Teachers use meditation apps to rewire kids’ brains, improve focus

Brooke Waterman shuts the lights off in her classroom and the students settle in.

Calm tweet

Calm launched Calm Schools in May of 2016, giving kindergarten through 12th grade teachers around the world free access to some of the app’s meditation and mindfulness exercises. In just over two years, 54,000 teachers across 140 countries have signed up, with 41,000 from the U.S.

Competitor Headspace takes a slightly different approach. It works directly with 35 districts and around 300 schools in 15 states to offer their teachers access to the mindfulness app. One of those districts is Broward County. Headspace connected with the district earlier this year after a shooting at one of its schools, Marjory Stoneman Douglas High School.

Headspace also recently started working with the Puerto Rico Department of Education to help with stresses associated with Hurricane Maria, a deadly storm that continues to torment the island a year later. The start-up recently unveiled a pricing plan for college students of $9.99 per year, a steep discount from the typical $95.88 per year.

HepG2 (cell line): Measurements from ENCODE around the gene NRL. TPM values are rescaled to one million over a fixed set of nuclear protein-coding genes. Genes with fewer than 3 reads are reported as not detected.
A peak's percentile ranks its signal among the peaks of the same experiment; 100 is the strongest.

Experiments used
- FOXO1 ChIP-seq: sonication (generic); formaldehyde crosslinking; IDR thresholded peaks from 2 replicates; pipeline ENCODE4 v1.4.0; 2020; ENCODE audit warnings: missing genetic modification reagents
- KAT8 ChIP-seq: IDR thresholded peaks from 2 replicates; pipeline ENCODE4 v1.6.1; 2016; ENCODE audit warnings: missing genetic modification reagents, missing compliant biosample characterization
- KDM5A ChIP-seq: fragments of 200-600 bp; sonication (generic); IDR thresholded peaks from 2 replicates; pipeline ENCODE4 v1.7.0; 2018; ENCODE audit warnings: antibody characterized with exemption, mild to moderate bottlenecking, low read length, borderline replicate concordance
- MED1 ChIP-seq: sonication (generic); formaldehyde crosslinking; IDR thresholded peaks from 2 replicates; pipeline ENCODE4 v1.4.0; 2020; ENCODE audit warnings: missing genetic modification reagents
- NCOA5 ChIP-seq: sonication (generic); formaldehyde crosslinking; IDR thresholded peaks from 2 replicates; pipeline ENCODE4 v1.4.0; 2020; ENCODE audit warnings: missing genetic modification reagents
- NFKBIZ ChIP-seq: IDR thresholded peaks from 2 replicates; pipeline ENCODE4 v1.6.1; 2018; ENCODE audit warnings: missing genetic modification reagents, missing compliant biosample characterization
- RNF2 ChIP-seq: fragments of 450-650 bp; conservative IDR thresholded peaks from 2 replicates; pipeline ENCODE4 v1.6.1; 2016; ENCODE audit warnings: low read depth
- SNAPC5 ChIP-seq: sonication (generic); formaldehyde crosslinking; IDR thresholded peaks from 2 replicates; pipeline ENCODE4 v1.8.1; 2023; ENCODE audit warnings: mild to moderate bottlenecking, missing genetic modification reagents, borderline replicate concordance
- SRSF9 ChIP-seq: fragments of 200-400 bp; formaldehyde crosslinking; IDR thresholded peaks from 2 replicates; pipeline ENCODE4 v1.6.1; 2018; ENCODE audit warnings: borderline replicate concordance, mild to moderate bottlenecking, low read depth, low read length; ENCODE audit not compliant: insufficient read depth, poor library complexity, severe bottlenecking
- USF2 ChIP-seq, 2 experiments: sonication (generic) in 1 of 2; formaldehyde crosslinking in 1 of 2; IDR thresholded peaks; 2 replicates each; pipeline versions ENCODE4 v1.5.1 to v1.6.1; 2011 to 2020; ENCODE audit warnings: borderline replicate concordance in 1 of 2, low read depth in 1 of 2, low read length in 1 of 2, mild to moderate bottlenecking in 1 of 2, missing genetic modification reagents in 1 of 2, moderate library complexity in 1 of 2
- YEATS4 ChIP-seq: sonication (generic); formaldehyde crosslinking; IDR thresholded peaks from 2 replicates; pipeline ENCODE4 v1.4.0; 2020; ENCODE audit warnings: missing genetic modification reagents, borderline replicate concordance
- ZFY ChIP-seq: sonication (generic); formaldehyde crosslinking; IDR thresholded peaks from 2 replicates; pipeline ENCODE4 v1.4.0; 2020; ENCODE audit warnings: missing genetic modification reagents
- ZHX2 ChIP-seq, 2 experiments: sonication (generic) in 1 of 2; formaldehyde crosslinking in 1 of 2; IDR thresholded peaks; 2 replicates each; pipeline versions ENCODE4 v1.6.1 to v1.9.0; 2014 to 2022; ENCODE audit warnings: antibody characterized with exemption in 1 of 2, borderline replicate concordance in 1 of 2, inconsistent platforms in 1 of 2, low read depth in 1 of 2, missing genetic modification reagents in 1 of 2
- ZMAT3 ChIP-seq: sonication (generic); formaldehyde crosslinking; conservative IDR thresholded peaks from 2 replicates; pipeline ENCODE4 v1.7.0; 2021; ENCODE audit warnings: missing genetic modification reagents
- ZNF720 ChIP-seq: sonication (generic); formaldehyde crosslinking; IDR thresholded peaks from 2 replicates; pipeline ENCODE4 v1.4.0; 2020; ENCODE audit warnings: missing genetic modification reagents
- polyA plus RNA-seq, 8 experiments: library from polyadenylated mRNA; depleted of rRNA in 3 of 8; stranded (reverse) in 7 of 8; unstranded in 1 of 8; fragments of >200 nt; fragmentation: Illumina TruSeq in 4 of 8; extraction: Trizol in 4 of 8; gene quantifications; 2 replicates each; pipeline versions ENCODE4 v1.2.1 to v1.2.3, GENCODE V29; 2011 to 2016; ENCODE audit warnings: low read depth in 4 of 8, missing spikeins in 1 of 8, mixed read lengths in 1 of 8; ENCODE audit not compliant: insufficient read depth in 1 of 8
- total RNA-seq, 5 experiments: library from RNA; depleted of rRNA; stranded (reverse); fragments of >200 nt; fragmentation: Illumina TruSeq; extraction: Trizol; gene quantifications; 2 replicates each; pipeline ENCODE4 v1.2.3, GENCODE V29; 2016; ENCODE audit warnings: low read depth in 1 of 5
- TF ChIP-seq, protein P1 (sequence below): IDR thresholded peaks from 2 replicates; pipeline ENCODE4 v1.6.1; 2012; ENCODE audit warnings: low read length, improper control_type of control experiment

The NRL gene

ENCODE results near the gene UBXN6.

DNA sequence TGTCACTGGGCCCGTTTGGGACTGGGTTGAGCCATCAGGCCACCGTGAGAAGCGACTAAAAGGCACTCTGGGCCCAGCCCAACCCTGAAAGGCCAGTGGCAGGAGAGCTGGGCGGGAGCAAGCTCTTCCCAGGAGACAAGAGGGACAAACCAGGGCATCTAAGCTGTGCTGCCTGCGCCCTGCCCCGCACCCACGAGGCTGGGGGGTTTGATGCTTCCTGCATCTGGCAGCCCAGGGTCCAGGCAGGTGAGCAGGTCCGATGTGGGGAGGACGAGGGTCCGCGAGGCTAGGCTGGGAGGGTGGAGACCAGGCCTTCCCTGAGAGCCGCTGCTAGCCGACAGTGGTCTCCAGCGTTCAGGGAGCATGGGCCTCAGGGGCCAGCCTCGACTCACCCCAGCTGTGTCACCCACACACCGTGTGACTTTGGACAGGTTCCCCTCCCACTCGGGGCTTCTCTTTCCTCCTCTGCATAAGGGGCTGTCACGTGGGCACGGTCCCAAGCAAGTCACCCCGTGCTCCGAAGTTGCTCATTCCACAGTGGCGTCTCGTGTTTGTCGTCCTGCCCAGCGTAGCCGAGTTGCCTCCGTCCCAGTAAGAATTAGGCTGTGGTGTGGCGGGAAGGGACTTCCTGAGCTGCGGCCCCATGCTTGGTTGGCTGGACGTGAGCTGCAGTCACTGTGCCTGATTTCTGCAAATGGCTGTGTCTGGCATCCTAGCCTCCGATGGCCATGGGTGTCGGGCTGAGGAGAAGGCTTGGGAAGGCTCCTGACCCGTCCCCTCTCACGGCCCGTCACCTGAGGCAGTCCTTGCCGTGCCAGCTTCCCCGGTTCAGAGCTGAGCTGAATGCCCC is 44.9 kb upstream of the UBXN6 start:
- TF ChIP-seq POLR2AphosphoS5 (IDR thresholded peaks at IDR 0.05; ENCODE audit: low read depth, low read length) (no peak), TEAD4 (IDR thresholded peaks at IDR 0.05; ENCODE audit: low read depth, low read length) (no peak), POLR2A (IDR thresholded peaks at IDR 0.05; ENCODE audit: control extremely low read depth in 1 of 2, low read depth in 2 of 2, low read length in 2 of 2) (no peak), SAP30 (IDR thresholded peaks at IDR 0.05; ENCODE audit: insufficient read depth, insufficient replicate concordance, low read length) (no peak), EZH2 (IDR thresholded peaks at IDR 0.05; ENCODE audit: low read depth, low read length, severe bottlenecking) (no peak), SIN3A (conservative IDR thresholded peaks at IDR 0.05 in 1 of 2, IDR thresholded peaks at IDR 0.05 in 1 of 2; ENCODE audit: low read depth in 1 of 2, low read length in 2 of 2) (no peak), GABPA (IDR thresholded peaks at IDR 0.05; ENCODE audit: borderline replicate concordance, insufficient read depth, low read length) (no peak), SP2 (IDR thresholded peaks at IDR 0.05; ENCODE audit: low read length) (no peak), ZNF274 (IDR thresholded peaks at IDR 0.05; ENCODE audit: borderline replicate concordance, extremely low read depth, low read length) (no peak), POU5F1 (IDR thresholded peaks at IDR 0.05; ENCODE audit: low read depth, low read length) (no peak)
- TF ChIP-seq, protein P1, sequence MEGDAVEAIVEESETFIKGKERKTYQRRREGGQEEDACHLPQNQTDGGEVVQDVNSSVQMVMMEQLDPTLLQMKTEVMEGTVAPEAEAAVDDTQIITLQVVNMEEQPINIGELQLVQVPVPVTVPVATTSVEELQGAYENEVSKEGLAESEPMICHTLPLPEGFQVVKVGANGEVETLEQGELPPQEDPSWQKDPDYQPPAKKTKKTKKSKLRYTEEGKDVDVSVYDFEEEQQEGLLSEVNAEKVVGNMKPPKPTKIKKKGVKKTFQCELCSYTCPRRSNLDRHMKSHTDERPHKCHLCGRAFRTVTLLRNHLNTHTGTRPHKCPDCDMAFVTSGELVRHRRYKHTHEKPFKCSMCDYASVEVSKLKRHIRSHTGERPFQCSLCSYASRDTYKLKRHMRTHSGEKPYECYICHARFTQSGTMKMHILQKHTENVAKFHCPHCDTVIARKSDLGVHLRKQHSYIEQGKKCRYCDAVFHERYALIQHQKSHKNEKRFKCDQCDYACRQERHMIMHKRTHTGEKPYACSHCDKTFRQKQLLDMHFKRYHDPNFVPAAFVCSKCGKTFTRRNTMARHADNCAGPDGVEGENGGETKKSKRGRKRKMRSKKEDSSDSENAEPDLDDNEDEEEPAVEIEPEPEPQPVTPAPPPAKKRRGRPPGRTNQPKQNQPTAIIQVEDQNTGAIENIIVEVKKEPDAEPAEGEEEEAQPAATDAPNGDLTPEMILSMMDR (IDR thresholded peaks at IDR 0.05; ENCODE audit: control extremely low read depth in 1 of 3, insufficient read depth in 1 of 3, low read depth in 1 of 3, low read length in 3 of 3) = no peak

Calm Classroom, a nonprofit not affiliated with the Calm app, trains educators to teach mindfulness in the classroom. It studied the impact of its program at Wendell Smith Elementary, a Chicago Public School that teaches preschool through eighth grade. Its research showed practicing mindfulness led to a 69 percent decrease in students disrupting classroom instruction, a 91 percent decrease in running or excessive noise in the hallways and a 72 percent decrease in fighting, bullying and disruptive behavior.

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